Although the benefits of implementing it in clinical studies are evident, patient technology has yet to make a clear entrance into the clinical arena, as many trials continue to rely on traditional research methodology.
During a recent Halloran Virtual Town Hall meeting, a panel of experts to share what they are seeing in terms of regulatory activity, as some cases are receiving expedited feedback, while others are experiencing delays in reviews and receipt of commentary from the FDA. This article presents some key insights from the panel’s experience conducting regulatory activities during the pandemic.
It is important to understand why risk-based monitoring (RBM) alone is not enough for a trial to succeed and what the industry can do to extend the use of risk-based strategies to ultimately support improved data quality and increased patient safety in clinical trials.
The Beat AML (BAML) Master Clinical Trial was focused on efficiency and speed of operations, not on the coronavirus outbreak or pandemics in general. Yet, the model and technologies used by BAML are applicable for biopharma sponsors who want to adapt their clinical operations to support remote monitoring and faster acquisition of data, while preparing for another outbreak or weathering the current crisis.
For medical product developers, the role of the caregiver is increasing as innovation advances. Caregivers may provide input on clinical trial concepts, protocol design, informed consent creation, and may also improve clinical trial recruitment and retention.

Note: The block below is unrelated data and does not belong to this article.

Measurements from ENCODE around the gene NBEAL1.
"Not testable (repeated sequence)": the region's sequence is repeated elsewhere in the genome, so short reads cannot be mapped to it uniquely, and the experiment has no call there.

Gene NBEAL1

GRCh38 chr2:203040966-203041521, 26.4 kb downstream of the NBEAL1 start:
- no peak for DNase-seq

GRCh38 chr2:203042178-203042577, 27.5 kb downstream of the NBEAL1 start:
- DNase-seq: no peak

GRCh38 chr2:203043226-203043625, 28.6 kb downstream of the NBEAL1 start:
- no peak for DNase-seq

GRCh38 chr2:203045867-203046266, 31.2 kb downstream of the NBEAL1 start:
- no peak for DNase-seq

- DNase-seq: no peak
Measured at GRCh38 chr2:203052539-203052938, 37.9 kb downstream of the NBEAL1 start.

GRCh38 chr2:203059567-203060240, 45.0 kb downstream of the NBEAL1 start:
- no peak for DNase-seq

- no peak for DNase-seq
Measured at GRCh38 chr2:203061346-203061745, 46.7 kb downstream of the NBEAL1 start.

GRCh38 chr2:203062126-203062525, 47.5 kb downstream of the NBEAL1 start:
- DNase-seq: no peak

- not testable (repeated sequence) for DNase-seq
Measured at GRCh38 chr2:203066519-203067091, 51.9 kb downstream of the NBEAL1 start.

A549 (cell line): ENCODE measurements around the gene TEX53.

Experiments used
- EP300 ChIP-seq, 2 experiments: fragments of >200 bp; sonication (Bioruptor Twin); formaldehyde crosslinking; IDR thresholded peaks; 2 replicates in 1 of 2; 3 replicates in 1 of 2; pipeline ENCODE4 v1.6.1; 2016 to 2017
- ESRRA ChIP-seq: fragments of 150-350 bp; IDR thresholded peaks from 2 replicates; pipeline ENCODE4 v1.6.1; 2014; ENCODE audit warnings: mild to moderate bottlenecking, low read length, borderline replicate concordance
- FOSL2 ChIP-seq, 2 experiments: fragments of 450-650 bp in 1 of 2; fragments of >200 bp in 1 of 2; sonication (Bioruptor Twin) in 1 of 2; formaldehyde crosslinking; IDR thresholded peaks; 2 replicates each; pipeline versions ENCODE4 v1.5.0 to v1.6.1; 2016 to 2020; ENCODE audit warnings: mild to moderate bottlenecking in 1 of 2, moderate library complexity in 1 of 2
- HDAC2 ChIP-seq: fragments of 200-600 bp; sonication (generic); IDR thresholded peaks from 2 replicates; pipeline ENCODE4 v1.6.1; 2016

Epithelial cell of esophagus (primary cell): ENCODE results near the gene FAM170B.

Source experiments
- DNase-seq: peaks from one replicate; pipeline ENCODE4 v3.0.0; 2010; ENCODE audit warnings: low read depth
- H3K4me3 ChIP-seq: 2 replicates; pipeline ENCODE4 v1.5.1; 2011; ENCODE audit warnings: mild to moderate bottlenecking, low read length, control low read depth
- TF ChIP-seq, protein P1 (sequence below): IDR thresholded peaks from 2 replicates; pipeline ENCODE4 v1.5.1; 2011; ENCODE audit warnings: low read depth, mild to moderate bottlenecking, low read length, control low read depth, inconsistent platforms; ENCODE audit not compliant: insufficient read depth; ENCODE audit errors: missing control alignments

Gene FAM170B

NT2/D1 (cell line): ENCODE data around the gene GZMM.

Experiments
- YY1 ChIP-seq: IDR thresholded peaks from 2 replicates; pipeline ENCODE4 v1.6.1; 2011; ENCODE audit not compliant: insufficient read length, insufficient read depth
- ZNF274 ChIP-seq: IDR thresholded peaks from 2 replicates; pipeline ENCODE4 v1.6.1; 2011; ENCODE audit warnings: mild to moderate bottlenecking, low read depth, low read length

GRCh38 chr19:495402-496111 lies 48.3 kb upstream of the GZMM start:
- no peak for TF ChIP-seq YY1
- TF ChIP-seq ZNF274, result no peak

Pivotal first meetings with sponsor representatives or investigational sites set the precedent for future relationship development. They often serve as the introductory vehicle for key study players and require finesse to ensure success. For these reasons, all early interactions are something sponsor companies should pay close attention to.
Quality, as it relates to clinical trials, is defined as an absence of errors that matter to decision-making. Therefore, quality by design (QbD) literally translates into an absence of errors that matter to decision-making by design. This proactive approach to quality continues to gain global and regulatory support. In fact, on May 8, 2019, the International Council for Harmonization of Technical Requirements for Pharmaceuticals for Human Use (ICH) released a draft revision of ICH E8 (R1), General Considerations for Clinical Studies.
It can be overwhelming to keep up with the rapid pace of health technology advancement; in many ways, it feels like we’re just along for the ride. Let’s fast forward and take a look into three key areas of innovation that are forcing us to face and embrace a changing technological landscape in clinical research.
FDA requirements and compendial standards for pharmacy compounding and outsourcing continue to evolve, and the FDA has different requirements for products prepared through pharmacy compounding practices as compared to those manufactured for use in clinical studies.
The life sciences industry and academic world seem to produce incredible scientific breakthroughs on a daily, if not hourly, basis these days. The pace of scientific breakthrough is mesmerizing, as a dazzling variety of technologies and studies have helped humans understand the underlying causes of disease. Whether those causes are genetic, environmental, or behavioral, it seems that we have an arsenal of tools to understand much more than ever how we can meet unmet human health needs.